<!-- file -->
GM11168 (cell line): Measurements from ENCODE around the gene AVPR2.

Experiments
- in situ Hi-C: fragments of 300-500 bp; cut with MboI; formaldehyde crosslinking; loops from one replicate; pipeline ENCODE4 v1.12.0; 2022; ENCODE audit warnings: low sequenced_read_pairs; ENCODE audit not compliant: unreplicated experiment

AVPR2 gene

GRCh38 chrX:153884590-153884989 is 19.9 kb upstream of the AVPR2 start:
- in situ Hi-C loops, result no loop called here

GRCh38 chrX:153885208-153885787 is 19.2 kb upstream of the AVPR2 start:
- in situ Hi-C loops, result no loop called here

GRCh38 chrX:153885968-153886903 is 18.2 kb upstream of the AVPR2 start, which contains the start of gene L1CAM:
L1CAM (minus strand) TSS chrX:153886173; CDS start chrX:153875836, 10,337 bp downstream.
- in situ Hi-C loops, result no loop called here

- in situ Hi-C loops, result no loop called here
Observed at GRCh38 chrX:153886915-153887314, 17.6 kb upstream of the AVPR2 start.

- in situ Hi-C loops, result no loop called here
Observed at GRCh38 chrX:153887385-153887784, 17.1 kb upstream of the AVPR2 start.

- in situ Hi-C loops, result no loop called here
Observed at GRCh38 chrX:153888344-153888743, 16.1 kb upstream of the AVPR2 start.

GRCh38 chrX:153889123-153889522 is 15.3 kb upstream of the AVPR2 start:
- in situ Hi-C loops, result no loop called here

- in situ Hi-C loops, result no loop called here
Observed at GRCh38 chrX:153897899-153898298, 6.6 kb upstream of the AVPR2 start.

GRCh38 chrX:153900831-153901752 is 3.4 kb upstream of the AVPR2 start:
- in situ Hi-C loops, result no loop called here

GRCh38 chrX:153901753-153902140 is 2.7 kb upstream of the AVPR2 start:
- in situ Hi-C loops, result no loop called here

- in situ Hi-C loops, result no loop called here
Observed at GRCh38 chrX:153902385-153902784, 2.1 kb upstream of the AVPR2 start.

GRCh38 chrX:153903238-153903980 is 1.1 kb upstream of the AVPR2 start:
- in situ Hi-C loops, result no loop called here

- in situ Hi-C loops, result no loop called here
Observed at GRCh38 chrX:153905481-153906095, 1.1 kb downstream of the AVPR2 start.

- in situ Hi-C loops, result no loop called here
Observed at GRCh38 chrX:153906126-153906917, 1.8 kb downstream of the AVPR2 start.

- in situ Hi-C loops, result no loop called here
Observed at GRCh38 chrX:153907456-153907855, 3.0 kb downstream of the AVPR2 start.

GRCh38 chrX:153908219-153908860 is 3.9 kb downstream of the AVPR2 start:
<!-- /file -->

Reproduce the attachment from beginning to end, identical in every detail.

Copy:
GM11168 (cell line): Measurements from ENCODE around the gene AVPR2.

Experiments
- in situ Hi-C: fragments of 300-500 bp; cut with MboI; formaldehyde crosslinking; loops from one replicate; pipeline ENCODE4 v1.12.0; 2022; ENCODE audit warnings: low sequenced_read_pairs; ENCODE audit not compliant: unreplicated experiment

AVPR2 gene

GRCh38 chrX:153884590-153884989 is 19.9 kb upstream of the AVPR2 start:
- in situ Hi-C loops, result no loop called here

GRCh38 chrX:153885208-153885787 is 19.2 kb upstream of the AVPR2 start:
- in situ Hi-C loops, result no loop called here

GRCh38 chrX:153885968-153886903 is 18.2 kb upstream of the AVPR2 start, which contains the start of gene L1CAM:
L1CAM (minus strand) TSS chrX:153886173; CDS start chrX:153875836, 10,337 bp downstream.
- in situ Hi-C loops, result no loop called here

- in situ Hi-C loops, result no loop called here
Observed at GRCh38 chrX:153886915-153887314, 17.6 kb upstream of the AVPR2 start.

- in situ Hi-C loops, result no loop called here
Observed at GRCh38 chrX:153887385-153887784, 17.1 kb upstream of the AVPR2 start.

- in situ Hi-C loops, result no loop called here
Observed at GRCh38 chrX:153888344-153888743, 16.1 kb upstream of the AVPR2 start.

GRCh38 chrX:153889123-153889522 is 15.3 kb upstream of the AVPR2 start:
- in situ Hi-C loops, result no loop called here

- in situ Hi-C loops, result no loop called here
Observed at GRCh38 chrX:153897899-153898298, 6.6 kb upstream of the AVPR2 start.

GRCh38 chrX:153900831-153901752 is 3.4 kb upstream of the AVPR2 start:
- in situ Hi-C loops, result no loop called here

GRCh38 chrX:153901753-153902140 is 2.7 kb upstream of the AVPR2 start:
- in situ Hi-C loops, result no loop called here

- in situ Hi-C loops, result no loop called here
Observed at GRCh38 chrX:153902385-153902784, 2.1 kb upstream of the AVPR2 start.

GRCh38 chrX:153903238-153903980 is 1.1 kb upstream of the AVPR2 start:
- in situ Hi-C loops, result no loop called here

- in situ Hi-C loops, result no loop called here
Observed at GRCh38 chrX:153905481-153906095, 1.1 kb downstream of the AVPR2 start.

- in situ Hi-C loops, result no loop called here
Observed at GRCh38 chrX:153906126-153906917, 1.8 kb downstream of the AVPR2 start.

- in situ Hi-C loops, result no loop called here
Observed at GRCh38 chrX:153907456-153907855, 3.0 kb downstream of the AVPR2 start.

GRCh38 chrX:153908219-153908860 is 3.9 kb downstream of the AVPR2 start: